Screening bark into size fractions or classes, can enable barkitects (processors) to construct very specific substrates that are suitable for propagation, 5-gallon containers, or 50-gallon containers. These particle fractions, as seen in Figure 5, are what determine water holding and air properties as well as drainage profiles and longevity in larger containers. The finer particles increase water retention while coarser particles increase air porosity and aid in drainage. As researchers, we often “deconstruct” bark substrates by sieving apart the size fractions to better understand what the components in the mix are as well as what percentages they are in which often are clues to assist in diagnosing substrate-related production problems. Research has also shown the ability to deconstruct and then reconstruct substrates of various particle shapes and sizes with materials such as wood (to be addressed in the next three articles of this series), or other materials.

The final product

Figure 6: Amendments to bark substrates can include sand (A), nutrient packages, fire ant treatment, and others amendments desired by growers (B), limestone for pH adjustment (C), and wood fiber/products (D).

Bark processors (suppliers) often offer a line of products for growers but most can also create specific mixes based on grower requests. Bark suppliers also offer a broad range of amendments and additives that can be blended with the bark to meet grower specs. One of the more common — traditional, I should say — amendments is sand (Figure 6A). Coarse or fine sand is often requested by growers at percentages of 8-12% with the idea that the added weight improves (decreases) pot blow-over on the nursery and aids in water retention and distribution in the substrate. However, as a side note most all research has shown that sand can be more often a problem than a solution to a problem, not to mention the added freight costs due to weight. Other common amendments to bark substrates are controlled release fertilizers, lime for pH adjustment, micronutrients, fire ant treatment, etc. (Figure 6B-C). Some growers request these ingredients and have their bark mixes delivered ready to use, while other growers prefer to purchase un-amended bark and add all amendments themselves prior to use. Ironically, one of the newer bark amendments is pine wood components (Figure 6D). I say “ironically” because for decades, growers did not want any white wood in their bark substrates as it was believed that white wood would rob nitrogen and degrade rapidly leading to deficient plants and other production-related problems. Research in the past 15 years however has shown these issues to not be as severe as once thought and wood products are now being used in higher percentages with success. This topic will be discussed in future articles.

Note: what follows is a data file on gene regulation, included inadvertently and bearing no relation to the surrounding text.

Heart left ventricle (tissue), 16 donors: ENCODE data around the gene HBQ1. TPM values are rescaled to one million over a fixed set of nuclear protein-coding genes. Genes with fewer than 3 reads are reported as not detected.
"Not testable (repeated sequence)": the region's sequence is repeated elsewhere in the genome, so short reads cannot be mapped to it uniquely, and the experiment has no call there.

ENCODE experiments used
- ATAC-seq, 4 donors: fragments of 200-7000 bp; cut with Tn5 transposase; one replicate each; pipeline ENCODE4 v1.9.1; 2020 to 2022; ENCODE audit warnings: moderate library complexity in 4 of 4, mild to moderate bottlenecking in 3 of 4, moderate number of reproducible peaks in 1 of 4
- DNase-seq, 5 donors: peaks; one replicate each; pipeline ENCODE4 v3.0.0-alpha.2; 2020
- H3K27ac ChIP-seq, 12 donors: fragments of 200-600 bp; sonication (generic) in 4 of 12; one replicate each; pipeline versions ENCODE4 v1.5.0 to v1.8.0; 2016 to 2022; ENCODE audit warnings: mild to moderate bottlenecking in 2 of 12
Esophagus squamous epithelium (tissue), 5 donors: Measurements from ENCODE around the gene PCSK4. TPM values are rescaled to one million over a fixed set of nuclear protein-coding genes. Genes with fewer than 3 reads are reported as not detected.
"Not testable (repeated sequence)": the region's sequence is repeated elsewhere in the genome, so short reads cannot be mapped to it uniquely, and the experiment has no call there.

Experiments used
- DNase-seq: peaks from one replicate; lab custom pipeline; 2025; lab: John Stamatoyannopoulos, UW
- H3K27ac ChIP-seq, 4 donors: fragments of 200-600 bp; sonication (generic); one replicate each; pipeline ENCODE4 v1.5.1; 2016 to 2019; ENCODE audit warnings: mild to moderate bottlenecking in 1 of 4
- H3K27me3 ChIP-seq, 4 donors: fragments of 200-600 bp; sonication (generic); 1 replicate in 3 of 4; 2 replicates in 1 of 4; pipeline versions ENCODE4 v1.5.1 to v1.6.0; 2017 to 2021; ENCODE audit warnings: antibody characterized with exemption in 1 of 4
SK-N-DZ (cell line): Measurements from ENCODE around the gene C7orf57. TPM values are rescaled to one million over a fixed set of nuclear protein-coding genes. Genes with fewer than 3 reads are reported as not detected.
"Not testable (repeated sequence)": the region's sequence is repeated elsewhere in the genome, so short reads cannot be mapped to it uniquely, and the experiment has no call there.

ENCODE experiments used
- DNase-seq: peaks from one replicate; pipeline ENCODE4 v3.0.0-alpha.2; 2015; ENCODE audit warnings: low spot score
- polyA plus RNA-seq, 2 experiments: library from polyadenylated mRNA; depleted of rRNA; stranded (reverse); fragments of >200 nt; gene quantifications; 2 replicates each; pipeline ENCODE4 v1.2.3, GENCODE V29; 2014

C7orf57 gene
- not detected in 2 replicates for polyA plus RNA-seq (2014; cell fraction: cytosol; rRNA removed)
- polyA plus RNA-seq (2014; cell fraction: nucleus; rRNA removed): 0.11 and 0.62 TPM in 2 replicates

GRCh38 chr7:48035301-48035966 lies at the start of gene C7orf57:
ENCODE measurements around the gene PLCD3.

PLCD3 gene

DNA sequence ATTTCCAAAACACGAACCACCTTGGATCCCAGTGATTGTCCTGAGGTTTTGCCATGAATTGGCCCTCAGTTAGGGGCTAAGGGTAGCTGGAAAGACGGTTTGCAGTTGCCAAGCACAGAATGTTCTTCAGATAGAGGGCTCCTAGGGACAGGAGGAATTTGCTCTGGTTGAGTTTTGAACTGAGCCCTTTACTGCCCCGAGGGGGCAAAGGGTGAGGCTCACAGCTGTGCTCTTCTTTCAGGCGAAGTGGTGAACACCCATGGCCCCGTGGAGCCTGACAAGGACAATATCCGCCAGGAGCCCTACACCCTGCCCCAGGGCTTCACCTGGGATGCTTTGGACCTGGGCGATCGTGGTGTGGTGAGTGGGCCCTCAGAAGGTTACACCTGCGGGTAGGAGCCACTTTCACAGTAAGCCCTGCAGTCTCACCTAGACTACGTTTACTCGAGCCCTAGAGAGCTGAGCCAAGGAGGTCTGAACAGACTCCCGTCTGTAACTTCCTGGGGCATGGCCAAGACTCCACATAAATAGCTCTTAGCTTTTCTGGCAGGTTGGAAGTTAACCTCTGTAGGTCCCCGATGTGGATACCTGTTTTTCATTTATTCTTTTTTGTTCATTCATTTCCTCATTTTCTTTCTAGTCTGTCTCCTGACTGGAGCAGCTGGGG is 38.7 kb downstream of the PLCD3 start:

Figure 7: Researchers use advanced tools and technologies to study bark properties including scanning electron imaging (A-B) and X-ray microtomography (C-F).

The future of substrates

Researchers in the Horticultural Substrates Laboratory at NC State University are actively working with bark suppliers to address current issues and also (more importantly) future opportunities of bark and bark substrates. New technologies are enabling us to see and understand the structure and properties of bark like never before. The use of scanning electron microscopy (old technology) with X-ray tomography now allows us to not only see particles and their surfaces (Figure 7A-D) but also to see the spaces created by the substrate matrix (Figure 7E-F). The majority of a substrate is comprised of pores, hence the porosity we always talk about that is filled with either air or water. The ability to see inside of substrates in an undisturbed way allows us to see, among other things, how pores fit together, how water moves through these pores (and the container), how roots navigate and penetrate substrate particles and pores, how machine processing of bark changes the surfaces and shapes of particles, etc. The adoption of these and other new technologies is what drives the evolution of future substrates and what hopefully will continue to improve substrate performance and crop efficiency.

Brian Jackson is an associate professor and director of the Horticultural Substrates Laboratory at NC State University,